Major Climate Change Report Describes a Strong Risk of Crisis as Early as 2040

A landmark report from the United Nations’ scientific panel on climate change paints a far more dire picture of the immediate consequences of climate change than previously thought and says that avoiding the damage requires transforming the world economy at a speed and scale that has “no documented historic precedent.”

The report, issued on Monday by the Intergovernmental Panel on Climate Change, a group of scientists convened by the United Nations to guide world leaders, describes a world of worsening food shortages and wildfires, and a mass die-off of coral reefs as soon as 2040 — a period well within the lifetime of much of the global population.climate change

The report “is quite a shock, and quite concerning,” said Bill Hare, an author of previous I.P.C.C. reports and a physicist with Climate Analytics, a nonprofit organization. “We were not aware of this just a few years ago.” The report was the first to be commissioned by world leaders under the Paris agreement, the 2015 pact by nations to fight global warming.

The authors found that if greenhouse gas emissions continue at the current rate, the atmosphere will warm up by as much as 2.7 degrees Fahrenheit (1.5 degrees Celsius) above preindustrial levels by 2040, inundating coastlines and intensifying droughts and poverty. Previous work had focused on estimating the damage if average temperatures were to rise by a larger number, 3.6 degrees Fahrenheit (2 degrees Celsius), because that was the threshold scientists previously considered for the most severe effects of climate change.

Avoiding the most serious damage requires transforming the world economy within just a few years, said the authors, who estimate that the damage would come at a cost of $54 trillion. But while they conclude that it is technically possible to achieve the rapid changes required to avoid 2.7 degrees of warming, they concede that it may be politically unlikely.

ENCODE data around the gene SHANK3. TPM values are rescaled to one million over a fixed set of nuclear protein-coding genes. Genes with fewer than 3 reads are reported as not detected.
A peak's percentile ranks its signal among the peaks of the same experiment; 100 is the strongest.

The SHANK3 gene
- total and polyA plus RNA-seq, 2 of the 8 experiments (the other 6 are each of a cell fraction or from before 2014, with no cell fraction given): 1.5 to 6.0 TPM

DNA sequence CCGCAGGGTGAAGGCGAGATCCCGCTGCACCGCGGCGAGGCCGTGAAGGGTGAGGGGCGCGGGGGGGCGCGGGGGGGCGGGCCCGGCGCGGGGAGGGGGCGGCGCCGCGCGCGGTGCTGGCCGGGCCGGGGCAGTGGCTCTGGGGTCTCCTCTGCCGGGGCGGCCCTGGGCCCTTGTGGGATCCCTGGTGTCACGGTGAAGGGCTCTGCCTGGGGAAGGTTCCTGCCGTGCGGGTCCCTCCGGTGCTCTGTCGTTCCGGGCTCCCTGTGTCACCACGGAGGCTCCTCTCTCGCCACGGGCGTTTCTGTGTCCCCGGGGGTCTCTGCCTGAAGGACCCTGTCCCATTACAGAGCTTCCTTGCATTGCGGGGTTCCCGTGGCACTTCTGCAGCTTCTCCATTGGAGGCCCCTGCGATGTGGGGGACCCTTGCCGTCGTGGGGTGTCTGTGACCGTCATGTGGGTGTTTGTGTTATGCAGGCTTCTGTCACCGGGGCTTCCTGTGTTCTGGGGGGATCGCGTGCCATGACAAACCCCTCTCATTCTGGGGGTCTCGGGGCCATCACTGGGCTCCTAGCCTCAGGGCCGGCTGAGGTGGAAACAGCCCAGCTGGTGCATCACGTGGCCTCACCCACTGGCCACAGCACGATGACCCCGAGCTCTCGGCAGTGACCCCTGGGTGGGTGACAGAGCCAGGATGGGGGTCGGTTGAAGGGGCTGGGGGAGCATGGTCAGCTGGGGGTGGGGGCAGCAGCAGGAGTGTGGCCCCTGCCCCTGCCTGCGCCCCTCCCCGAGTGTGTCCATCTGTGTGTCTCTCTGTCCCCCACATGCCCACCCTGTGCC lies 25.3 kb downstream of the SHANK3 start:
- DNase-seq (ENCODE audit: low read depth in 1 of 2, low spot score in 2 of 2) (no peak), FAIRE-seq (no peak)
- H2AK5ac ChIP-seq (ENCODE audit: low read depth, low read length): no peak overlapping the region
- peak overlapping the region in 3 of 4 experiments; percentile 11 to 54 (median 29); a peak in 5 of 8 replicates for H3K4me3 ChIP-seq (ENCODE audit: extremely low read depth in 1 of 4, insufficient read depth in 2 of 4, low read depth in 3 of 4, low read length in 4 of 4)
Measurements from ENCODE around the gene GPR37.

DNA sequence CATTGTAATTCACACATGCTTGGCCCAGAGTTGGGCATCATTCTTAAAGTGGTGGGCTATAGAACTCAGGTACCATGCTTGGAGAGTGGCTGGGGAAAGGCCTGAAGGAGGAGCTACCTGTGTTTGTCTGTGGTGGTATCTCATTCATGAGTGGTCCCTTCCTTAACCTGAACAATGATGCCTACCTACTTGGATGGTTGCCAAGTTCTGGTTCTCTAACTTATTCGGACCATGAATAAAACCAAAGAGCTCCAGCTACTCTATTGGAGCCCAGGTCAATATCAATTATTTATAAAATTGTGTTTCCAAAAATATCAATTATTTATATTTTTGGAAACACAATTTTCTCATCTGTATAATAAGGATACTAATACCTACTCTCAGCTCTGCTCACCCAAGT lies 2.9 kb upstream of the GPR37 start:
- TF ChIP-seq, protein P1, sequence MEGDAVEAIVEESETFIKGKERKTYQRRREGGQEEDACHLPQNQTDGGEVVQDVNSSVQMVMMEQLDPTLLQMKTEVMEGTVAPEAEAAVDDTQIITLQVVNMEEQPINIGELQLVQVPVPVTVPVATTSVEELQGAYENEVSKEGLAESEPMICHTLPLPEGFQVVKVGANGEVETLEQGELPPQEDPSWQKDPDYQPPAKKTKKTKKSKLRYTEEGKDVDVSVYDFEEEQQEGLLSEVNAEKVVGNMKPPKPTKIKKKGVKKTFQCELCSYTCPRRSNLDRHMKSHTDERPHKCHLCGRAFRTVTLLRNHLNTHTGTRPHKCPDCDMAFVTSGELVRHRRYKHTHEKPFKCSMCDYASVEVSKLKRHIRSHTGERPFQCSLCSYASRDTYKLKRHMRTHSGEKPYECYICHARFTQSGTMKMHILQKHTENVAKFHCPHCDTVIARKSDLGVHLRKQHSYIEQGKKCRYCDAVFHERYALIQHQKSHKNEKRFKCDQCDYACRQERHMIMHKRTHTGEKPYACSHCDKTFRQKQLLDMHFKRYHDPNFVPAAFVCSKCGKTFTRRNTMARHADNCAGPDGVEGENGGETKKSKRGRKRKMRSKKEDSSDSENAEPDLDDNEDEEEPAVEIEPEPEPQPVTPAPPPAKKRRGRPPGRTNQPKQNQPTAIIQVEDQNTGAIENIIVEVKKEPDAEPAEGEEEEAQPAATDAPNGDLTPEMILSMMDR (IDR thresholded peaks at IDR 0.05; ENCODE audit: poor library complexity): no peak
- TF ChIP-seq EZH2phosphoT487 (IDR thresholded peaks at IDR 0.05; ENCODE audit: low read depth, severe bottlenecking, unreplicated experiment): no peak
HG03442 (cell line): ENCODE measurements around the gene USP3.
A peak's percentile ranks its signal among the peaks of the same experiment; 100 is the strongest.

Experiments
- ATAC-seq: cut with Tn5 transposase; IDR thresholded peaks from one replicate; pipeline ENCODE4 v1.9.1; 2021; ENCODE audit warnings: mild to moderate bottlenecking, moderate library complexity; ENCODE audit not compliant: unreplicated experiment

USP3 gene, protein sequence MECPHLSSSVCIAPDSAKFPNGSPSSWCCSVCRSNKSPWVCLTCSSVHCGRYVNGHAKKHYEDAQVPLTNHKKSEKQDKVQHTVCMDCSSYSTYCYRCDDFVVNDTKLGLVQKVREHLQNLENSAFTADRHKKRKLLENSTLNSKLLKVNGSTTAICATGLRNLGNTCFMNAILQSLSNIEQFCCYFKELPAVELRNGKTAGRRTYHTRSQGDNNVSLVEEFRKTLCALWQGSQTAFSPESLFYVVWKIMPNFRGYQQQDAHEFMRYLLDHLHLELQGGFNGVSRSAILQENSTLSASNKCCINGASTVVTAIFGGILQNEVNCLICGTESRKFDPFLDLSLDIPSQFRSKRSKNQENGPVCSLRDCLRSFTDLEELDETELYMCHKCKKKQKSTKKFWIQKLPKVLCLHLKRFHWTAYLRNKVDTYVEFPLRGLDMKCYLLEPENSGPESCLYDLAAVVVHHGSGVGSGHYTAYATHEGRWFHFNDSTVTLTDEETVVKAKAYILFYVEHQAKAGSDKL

For instance, the report says that heavy taxes or prices on carbon dioxide emissions — perhaps as high as $27,000 per ton by 2100 — would be required. But such a move would be almost politically impossible in the United States, the world’s largest economy and second-largest greenhouse gas emitter behind China. Lawmakers around the world, including in China, the European Union and California, have enacted carbon pricing programs.

New York Times – October 8, 2018 by Coral Davenport

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Trump Administration to Deny Visas to Same-Sex Partners of Diplomats, U.N. Officials

The new policy will insist they be married to obtain visas —even if they’re from countries that criminalize gay marriage.

The Trump administration on Monday began denying visas to same-sex domestic partners of foreign diplomats and United Nations employees, and requiring those already in the United States to get married by the end of the year or leave the country.visa

The U.S. Mission to the U.N. portrayed the decision—which foreign diplomats fear will increase hardships for same-sex couples in countries that don’t recognize same-sex marriage—as an effort to bring its international visa practices in line with current U.S. policy. In light of the landmark 2015 Supreme Court decision legalizing same-sex marriage, the U.S. extends diplomatic visas only to married spouses of U.S. diplomats.

“Same-sex spouses of U.S. diplomats now enjoy the same rights and benefits as opposite-sex spouses,” the U.S. mission wrote in a July 12 note to U.N.-based delegations. “Consistent with [State] Department policy, partners accompanying members of permanent missions or seeking to join the same must generally be married in order to be eligible” for a diplomatic visa.

But critics says the new policy will impose undue hardships on foreign couples from countries that criminalize same-sex marriages.

Samantha Power, a former U.S. ambassador to the United Nations, denounced the new policy on Twitter as “needlessly cruel & bigoted.”

“State Dept. will no longer let same-sex domestic partners of UN employees get visas unless they are married,” she tweeted, noting that “only 12% of UN member states allow same-sex marriage.”

By Colum Lynch, ForeignPolicy.com, October 1, 2018

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The Queen’s Cousin Makes History with First Same-Sex Royal Wedding

The intimate ceremony quietly took place over the weekend.

Queen Elizabeth II’s cousin Lord Ivar Mountbatten made history over the weekend as the first royal to have a same-sex wedding when he wed his now-husband, James Coyle. The couple quietly tied the knot in Devon in front of family and friends, Cosmopolitan U.K. reports.